Substantial Masonry Restoration Effort
St. Norbert’s Catholic Church engaged BEPG in 2017 to complete a building envelope assessment of the entire church. Amongst other concerns, the church reported that they had been experiencing masonry falling from the tower, leading to life-safety fears for parishioners entering the church. BEPG quickly moved to have a protective canopy installed at the primary entrance. BEPG’s inspection revealed severe deterioration of the stone and mortar, necessitating a substantial masonry restoration effort.
On Monday, October 9th, 2020, the scaffolding came down from St. Norbert’s Catholic Church after completely enclosing the tower and spire for five months. Disassembly marks the completion of an extensive restoration effort by masons, sheet metal workers, roofers, and window restoration specialists to stabilize and restore the 130-year-old tower and ensure its preservation for another century.
Quarried from a nearby quarry in the hills surrounding Roxbury, the stone used for both the 1860s church building and 1890s tower is a tan and orange-hued limestone with lots of color and texture differentiation, giving the church an incredibly unique visual character. Many of the masonry buildings in the immediate and surrounding areas use the same limestone.
Masonry Restoration Considerations
BEPG’s primary goal for the church’s restoration was to preserve the building’s original character, including keeping as much of the original stone in place as possible. The masonry contractor and our staff thoroughly surveyed the entire tower to determine the extent of stone restoration needed.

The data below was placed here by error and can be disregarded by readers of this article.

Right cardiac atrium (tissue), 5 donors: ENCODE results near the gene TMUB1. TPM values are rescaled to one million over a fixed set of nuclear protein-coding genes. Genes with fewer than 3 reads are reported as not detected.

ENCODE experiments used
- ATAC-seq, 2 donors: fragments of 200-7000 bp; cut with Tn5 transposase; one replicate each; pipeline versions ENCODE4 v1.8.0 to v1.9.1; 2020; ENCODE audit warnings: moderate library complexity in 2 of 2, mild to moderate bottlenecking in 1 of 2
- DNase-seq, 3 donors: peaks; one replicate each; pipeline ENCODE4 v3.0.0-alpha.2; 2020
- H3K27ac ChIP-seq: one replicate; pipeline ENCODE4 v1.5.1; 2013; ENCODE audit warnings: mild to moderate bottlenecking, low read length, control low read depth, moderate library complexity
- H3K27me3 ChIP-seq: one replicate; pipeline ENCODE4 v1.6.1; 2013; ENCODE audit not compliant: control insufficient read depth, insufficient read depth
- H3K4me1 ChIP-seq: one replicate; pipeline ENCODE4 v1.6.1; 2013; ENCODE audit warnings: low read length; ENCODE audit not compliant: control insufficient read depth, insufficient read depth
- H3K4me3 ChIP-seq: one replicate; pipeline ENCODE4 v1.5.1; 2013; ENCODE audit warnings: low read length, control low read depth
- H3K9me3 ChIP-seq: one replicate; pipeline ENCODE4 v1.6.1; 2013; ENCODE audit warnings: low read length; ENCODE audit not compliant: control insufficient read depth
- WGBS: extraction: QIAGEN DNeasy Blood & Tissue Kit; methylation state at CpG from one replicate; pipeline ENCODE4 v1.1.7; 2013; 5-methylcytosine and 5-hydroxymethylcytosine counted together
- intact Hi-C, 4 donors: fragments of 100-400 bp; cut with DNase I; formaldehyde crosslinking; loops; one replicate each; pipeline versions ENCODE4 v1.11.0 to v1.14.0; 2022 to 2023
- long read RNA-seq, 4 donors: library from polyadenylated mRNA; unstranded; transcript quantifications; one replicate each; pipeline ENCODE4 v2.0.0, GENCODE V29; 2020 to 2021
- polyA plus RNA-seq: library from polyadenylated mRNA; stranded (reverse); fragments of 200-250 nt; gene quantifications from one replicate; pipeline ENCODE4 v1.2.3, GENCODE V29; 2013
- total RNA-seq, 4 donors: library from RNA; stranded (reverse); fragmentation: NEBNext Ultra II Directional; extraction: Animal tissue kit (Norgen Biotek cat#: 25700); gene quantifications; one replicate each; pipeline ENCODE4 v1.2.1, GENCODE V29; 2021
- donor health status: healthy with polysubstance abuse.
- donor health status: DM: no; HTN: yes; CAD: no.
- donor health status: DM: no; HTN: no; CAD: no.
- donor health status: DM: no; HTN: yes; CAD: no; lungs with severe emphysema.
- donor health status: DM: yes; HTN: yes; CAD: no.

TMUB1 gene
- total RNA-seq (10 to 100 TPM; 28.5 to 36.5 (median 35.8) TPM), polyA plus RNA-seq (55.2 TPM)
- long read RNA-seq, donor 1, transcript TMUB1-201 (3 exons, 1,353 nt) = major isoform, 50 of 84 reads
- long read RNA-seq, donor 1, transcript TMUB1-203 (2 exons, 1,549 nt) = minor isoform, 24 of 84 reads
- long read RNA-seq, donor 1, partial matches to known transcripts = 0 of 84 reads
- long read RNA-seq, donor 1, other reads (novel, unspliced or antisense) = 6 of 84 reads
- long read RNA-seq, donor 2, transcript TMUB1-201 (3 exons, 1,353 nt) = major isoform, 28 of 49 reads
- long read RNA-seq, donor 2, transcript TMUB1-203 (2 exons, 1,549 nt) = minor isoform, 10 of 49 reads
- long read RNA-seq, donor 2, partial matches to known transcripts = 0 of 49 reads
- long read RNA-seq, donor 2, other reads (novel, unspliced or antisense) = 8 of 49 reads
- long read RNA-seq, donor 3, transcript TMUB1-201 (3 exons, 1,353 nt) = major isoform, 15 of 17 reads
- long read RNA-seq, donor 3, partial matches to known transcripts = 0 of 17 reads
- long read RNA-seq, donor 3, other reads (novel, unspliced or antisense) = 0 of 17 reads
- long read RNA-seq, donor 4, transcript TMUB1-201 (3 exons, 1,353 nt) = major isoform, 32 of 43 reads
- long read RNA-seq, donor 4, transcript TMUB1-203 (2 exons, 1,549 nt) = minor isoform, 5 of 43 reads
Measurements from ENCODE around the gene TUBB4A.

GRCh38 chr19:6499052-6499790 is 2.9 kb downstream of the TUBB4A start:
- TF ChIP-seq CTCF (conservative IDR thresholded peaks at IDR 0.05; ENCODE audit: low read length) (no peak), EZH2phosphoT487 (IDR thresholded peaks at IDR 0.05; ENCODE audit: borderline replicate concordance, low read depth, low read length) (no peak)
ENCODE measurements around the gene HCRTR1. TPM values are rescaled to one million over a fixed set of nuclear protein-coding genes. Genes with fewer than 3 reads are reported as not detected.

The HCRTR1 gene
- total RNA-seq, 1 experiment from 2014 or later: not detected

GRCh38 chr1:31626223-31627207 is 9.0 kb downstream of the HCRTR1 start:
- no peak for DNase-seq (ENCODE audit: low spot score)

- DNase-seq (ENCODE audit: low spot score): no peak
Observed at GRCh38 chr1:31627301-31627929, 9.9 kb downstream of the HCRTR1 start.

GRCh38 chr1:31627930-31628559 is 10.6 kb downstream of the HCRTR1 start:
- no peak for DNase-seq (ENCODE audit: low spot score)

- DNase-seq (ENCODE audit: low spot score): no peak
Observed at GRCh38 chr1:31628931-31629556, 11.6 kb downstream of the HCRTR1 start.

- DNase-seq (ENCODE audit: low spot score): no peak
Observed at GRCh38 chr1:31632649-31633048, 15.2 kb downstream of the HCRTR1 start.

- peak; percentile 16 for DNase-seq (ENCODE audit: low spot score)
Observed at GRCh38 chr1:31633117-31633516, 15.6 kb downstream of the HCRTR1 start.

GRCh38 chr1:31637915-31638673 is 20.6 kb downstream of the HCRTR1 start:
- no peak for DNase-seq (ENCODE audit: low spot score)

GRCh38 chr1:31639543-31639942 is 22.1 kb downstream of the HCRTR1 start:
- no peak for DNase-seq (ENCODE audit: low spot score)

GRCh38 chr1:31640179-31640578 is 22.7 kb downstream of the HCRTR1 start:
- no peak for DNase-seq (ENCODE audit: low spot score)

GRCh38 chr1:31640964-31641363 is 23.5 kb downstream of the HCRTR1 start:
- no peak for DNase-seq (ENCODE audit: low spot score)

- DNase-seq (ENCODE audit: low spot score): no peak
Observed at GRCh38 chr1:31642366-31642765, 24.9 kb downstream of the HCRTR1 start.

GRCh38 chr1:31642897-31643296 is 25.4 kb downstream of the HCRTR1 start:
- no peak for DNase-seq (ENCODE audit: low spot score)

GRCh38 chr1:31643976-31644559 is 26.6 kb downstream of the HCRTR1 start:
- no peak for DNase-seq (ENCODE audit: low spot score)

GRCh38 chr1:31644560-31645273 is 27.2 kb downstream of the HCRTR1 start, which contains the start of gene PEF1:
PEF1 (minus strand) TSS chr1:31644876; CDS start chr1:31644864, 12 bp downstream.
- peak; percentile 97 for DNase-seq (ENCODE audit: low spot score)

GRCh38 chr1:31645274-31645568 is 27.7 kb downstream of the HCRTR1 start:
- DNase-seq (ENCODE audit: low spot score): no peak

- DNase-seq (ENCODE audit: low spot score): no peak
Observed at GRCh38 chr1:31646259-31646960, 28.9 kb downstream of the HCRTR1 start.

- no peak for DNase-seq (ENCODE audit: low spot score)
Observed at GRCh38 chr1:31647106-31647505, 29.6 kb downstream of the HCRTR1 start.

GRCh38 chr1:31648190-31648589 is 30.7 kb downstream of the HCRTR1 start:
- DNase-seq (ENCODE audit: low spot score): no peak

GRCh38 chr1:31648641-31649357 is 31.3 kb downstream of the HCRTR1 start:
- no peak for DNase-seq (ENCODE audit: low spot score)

Matching the existing stone
Finding a good match for the stone was difficult. First, the original stone is texturally complex. In addition, the original masons built the church with both textured and smooth cuts of stone. Secondly, the original quarry closed decades ago, and no local quarries provided similar limestone. With the help of the masonry subcontractor, BEPG found an excellent match at a Milwaukee supplier, who supplied all the replacement stone for the rehabilitation work.
Where necessary, stones were removed and replaced with a stone tooled to fit with the surrounding masonry as seamlessly as possible.
Stabilizing salvageable stone
To salvage and repair deteriorated stones, the mason removed the loose stone and applied a potassium-silicate stone consolidant. This waterborne treatment saturates and reacts with the limestone, producing a strong but invisible crystalline bond. This process provides structural stability to minor delaminations and pores in the stone without damaging or changing the visual character of the stone.
Identifying and matching mortar
Identifying a suitable mortar was just as important as finding a matching stone. The original white-colored mortar is now tinged with tan due to leaching from the limestone. Additionally, over 150-plus years, many pointing repair efforts had been undertaken, using unsympathetic mortar colors and compositions. Mortar samples were taken from the building and sent to an independent petrographic lab for analysis. The lab returned recommendations for the composition of the replacement mortar, including a primarily lime-based mixture rather than the common portland cement mortars used in modern masonry work. Using an overly hard mortar (such as a Type O mortar) to repoint the building would eventually lead to accelerated deterioration of the limestone. Based on these recommendations, BEPG specified a Pozzolan Hydraulic Lime (PHL) repointing mortar, with aggregate mixture and sizing to compliment the stone’s color.
Additional restoration measures
BEPG is thrilled with the masonry restoration work at St. Norbert’s Church. In addition to masonry work, the tower restoration included structural repairs and stabilization, full slate re-roofing, and stainless steel trim.